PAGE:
Now, the introduction to Muse for Monday was fairly clear (reread again to be sure). Go ahead, and click the link. It will open in another tab, so you can keep reading here. The reason I wanted you to pick an image of what empty meant to you was because I discovered long after I wrote this one, it applied to so many things.
Some of your empty choices were:
- An empty box
- Empty nest
- An empty bowl
- An empty heart
I thought these choices were both inventive and interesting, as they each changed the feel of the poem significantly.
I admit, the final image in the post may have (erroneously) given you the image of death. I will take the blame for that, despite the image caption. A skull to me is a form of protection… nature’s very own personalized helmet. If that is where you got the idea of death, meh, it was not my intention.
The first image was how I entered the poem… A blank (empty, wordless, slightly out of shape) page. Truly, it is the writer’s empty. As read, the shadow was the idea, swirling in the brain, not sure if it is ready to coalesce and become something (beautiful, horrific, adventurous, romantic).
The millstone was writer’s block. When it fell away, the shadow escaped to fill the page. The process can be draining, often leading to an emotional void after the euphoric high of creation. What the empty heart feels is nothing: no stress, no pressure, no need.
Now does the caption of the last image make different sense?
The image of the box is an important one. When searching for photographs depicting empty for the end of the post, most of what I found was boxes. It took me two days to really wrap my brain around the image of the empty box. So, what does the box represent? Look at what boxes hold…
The short form? We do not keep things we do not want in boxes. When the box is empty, it is a sad thing. Have you ever gotten a present from your snarky friend who wrapped 15 little presents inside the box? What is the feeling when the box is empty?
The shadow is the wrapping paper. The millstone is the unwrapping. The emptiness is the battle between being happy with what you have and knowing there is no more.
The Empty Nest
This one was very different. Empty Nest Syndrome is not the easiest thing in the world to overcome, especially for parents whose children have been the epicenter of their universe for all of minority.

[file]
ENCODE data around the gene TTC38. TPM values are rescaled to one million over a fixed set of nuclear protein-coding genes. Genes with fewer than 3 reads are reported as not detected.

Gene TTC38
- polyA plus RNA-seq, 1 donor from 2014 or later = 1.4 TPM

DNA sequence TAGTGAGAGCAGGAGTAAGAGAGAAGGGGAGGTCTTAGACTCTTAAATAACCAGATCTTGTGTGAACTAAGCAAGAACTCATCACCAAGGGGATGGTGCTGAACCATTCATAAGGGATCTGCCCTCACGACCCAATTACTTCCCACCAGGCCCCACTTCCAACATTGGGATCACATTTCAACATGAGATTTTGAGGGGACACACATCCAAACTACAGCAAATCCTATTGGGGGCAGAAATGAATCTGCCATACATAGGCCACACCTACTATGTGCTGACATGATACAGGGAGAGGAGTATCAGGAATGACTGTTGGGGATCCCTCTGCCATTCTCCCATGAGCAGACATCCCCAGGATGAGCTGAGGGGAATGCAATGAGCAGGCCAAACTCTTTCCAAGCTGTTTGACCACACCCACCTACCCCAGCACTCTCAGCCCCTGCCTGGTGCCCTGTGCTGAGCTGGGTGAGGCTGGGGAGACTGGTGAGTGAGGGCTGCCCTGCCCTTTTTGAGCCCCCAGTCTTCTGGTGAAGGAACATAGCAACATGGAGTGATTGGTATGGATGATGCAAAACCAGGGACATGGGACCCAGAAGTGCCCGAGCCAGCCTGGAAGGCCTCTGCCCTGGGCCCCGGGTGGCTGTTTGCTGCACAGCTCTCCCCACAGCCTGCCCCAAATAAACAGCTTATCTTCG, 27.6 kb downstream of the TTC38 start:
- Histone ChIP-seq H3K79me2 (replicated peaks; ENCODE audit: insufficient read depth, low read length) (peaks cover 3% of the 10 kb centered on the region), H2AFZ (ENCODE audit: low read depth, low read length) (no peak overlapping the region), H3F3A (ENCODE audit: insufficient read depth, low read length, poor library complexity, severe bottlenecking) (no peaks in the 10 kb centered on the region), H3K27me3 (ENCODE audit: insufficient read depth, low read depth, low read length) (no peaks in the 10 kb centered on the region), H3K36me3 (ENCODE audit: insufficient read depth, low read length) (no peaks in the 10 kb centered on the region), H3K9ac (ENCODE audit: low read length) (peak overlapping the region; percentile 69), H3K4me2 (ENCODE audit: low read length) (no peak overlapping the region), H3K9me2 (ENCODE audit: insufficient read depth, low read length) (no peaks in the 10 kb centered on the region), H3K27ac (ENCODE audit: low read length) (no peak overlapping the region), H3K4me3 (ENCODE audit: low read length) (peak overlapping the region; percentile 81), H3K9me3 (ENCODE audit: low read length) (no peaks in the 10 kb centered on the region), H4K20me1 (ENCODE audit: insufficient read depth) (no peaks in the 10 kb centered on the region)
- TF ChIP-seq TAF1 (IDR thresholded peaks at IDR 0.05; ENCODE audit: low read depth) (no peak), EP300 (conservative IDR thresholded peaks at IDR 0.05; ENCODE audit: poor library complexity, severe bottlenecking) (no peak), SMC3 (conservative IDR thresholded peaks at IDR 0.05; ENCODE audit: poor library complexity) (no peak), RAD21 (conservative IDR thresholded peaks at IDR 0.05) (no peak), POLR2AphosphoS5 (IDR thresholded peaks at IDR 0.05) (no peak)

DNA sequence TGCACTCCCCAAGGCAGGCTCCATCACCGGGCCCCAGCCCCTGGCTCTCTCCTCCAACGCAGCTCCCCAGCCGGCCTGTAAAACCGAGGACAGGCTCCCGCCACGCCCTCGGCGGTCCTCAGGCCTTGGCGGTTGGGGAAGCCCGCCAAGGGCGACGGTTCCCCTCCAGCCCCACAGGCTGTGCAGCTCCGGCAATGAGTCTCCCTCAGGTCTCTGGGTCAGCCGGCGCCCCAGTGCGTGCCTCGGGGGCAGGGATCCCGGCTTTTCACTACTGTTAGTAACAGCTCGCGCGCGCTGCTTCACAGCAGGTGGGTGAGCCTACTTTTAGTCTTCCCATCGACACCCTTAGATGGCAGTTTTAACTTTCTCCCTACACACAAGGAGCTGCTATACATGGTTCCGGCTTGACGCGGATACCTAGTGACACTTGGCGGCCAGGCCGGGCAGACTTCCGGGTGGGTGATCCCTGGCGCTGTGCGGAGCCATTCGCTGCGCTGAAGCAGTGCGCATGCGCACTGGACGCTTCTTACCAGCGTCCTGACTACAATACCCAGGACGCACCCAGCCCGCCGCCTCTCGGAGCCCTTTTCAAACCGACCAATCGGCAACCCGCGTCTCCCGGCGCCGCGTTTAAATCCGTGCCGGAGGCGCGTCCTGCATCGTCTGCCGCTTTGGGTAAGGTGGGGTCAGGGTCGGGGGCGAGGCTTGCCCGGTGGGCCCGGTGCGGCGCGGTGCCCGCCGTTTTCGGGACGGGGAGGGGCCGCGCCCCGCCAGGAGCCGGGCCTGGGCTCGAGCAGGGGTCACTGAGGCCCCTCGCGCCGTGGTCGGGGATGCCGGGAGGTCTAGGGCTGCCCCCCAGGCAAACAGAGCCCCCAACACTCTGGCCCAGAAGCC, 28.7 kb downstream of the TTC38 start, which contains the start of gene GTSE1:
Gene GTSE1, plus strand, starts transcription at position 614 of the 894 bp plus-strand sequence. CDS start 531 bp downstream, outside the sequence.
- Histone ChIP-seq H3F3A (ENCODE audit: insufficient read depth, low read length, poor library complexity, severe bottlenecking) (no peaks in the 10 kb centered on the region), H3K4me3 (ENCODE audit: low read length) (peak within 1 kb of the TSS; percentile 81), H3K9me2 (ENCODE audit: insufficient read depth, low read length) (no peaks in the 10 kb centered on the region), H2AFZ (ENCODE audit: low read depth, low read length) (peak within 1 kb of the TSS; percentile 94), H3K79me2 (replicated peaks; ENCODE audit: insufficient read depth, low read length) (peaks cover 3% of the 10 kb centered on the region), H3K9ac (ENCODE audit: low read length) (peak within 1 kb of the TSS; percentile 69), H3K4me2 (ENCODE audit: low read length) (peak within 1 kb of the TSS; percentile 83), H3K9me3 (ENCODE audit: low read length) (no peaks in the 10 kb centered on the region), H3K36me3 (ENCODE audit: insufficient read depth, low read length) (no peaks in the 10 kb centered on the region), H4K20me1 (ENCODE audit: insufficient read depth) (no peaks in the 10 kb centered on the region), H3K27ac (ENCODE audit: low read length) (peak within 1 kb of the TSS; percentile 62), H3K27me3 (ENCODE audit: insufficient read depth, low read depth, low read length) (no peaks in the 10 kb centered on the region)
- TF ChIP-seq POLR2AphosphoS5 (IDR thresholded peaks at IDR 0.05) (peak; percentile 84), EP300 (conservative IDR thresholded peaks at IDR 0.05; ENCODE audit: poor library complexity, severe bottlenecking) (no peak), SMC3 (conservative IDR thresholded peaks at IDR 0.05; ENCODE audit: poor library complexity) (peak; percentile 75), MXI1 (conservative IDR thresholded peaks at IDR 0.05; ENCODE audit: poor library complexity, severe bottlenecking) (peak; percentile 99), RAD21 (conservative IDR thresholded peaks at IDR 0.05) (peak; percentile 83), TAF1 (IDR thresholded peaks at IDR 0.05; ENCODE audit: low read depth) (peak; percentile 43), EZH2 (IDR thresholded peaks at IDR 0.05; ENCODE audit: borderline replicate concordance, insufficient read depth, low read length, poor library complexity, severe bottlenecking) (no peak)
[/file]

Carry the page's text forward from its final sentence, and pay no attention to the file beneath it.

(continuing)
In this case, the shadow was the (graduation, moving out, getting married). The millstone was the obvious loss of responsibility. The emptiness was an empty calendar once filled with (practice, dates, recitals, sports, etc.).
The Empty Bowl
Bowls are similar to boxes, in they rarely hold something we do not want. Our first leap of faith is the bowl holds food, but other bowls hold coins, trinkets, pieces of everyday we use, things we weigh and water.
Like John’s haiku, this image brought with it hope. The empty bowl holds the promise of being filled with what we need. Once it is emptied again, we are fulfilled.
Angie’s correlation of empty to my vacation was outright fun. The shadow was the planning and preparing. The millstone was the travel to the destination. The emptiness was the freeing from schedules, demands and the mundanity and stress of everyday existence.
The Empty Heart
This image struck me harder than all the rest. To begin with the empty heart made me struggle with the concepts in the poem. The shadow became love. The millstone was a relationship.
The emptiness was loneliness. To interject some type of uplifting feeling, the emptiness became the chance at true love because the millstone was a bad relationship.
With the massive amount of loss I have survived, I understood this interpretation very well, even if it was not my intent in writing it. The cutting away of this millstone was death of a loved one.
There were other choices when it came to what empty was before the poem began. Some of the other options I had were:
- A calendar
- A wine glass or bottle
- A piggy bank
- The sky
- An aquarium
- A drawer
- A garment
Each of these held a promise to be filled with good or bad experiences, which once complete left a different feeling of nothing. Do any of these resonate with you? Try reading it with one of them in mind.
What is nothing?
For me, the most poignant lines of the poem are the closing five lines. There is a freedom when we spend nothing (no energy, emotional capital, self-sacrifice).
Reading some of the interpretations, what is the nothing the empty heart feels? Is nothing necessarily a bad thing? Can nothing be a really good thing?
(c) Ann Marie Dwyer 2012
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